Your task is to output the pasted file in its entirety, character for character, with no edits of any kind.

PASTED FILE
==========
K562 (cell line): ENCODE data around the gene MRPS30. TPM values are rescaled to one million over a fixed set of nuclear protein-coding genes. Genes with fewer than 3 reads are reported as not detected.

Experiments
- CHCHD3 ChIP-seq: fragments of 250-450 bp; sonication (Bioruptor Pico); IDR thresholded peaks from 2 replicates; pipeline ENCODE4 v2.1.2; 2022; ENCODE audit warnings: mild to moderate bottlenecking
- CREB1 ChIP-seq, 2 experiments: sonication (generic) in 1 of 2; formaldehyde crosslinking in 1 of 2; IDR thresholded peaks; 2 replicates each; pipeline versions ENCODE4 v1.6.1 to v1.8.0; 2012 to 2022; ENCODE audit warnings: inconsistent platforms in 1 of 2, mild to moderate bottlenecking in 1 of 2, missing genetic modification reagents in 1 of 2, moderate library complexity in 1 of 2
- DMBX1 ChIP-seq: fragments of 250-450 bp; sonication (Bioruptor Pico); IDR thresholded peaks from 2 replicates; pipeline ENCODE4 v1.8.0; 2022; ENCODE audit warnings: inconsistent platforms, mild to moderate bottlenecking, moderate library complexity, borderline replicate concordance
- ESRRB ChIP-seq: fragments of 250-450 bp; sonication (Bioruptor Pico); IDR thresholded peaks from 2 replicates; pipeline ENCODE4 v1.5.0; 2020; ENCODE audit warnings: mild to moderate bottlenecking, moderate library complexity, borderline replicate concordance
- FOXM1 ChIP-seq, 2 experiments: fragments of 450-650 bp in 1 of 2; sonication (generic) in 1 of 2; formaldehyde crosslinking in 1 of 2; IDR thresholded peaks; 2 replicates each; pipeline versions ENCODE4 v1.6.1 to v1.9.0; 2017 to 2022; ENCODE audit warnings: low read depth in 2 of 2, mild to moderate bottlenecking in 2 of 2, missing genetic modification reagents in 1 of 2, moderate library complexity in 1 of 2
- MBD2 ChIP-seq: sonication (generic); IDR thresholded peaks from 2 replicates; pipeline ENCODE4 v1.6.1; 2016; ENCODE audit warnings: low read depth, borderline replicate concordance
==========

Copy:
K562 (cell line): ENCODE data around the gene MRPS30. TPM values are rescaled to one million over a fixed set of nuclear protein-coding genes. Genes with fewer than 3 reads are reported as not detected.

Experiments
- CHCHD3 ChIP-seq: fragments of 250-450 bp; sonication (Bioruptor Pico); IDR thresholded peaks from 2 replicates; pipeline ENCODE4 v2.1.2; 2022; ENCODE audit warnings: mild to moderate bottlenecking
- CREB1 ChIP-seq, 2 experiments: sonication (generic) in 1 of 2; formaldehyde crosslinking in 1 of 2; IDR thresholded peaks; 2 replicates each; pipeline versions ENCODE4 v1.6.1 to v1.8.0; 2012 to 2022; ENCODE audit warnings: inconsistent platforms in 1 of 2, mild to moderate bottlenecking in 1 of 2, missing genetic modification reagents in 1 of 2, moderate library complexity in 1 of 2
- DMBX1 ChIP-seq: fragments of 250-450 bp; sonication (Bioruptor Pico); IDR thresholded peaks from 2 replicates; pipeline ENCODE4 v1.8.0; 2022; ENCODE audit warnings: inconsistent platforms, mild to moderate bottlenecking, moderate library complexity, borderline replicate concordance
- ESRRB ChIP-seq: fragments of 250-450 bp; sonication (Bioruptor Pico); IDR thresholded peaks from 2 replicates; pipeline ENCODE4 v1.5.0; 2020; ENCODE audit warnings: mild to moderate bottlenecking, moderate library complexity, borderline replicate concordance
- FOXM1 ChIP-seq, 2 experiments: fragments of 450-650 bp in 1 of 2; sonication (generic) in 1 of 2; formaldehyde crosslinking in 1 of 2; IDR thresholded peaks; 2 replicates each; pipeline versions ENCODE4 v1.6.1 to v1.9.0; 2017 to 2022; ENCODE audit warnings: low read depth in 2 of 2, mild to moderate bottlenecking in 2 of 2, missing genetic modification reagents in 1 of 2, moderate library complexity in 1 of 2
- MBD2 ChIP-seq: sonication (generic); IDR thresholded peaks from 2 replicates; pipeline ENCODE4 v1.6.1; 2016; ENCODE audit warnings: low read depth, borderline replicate concordance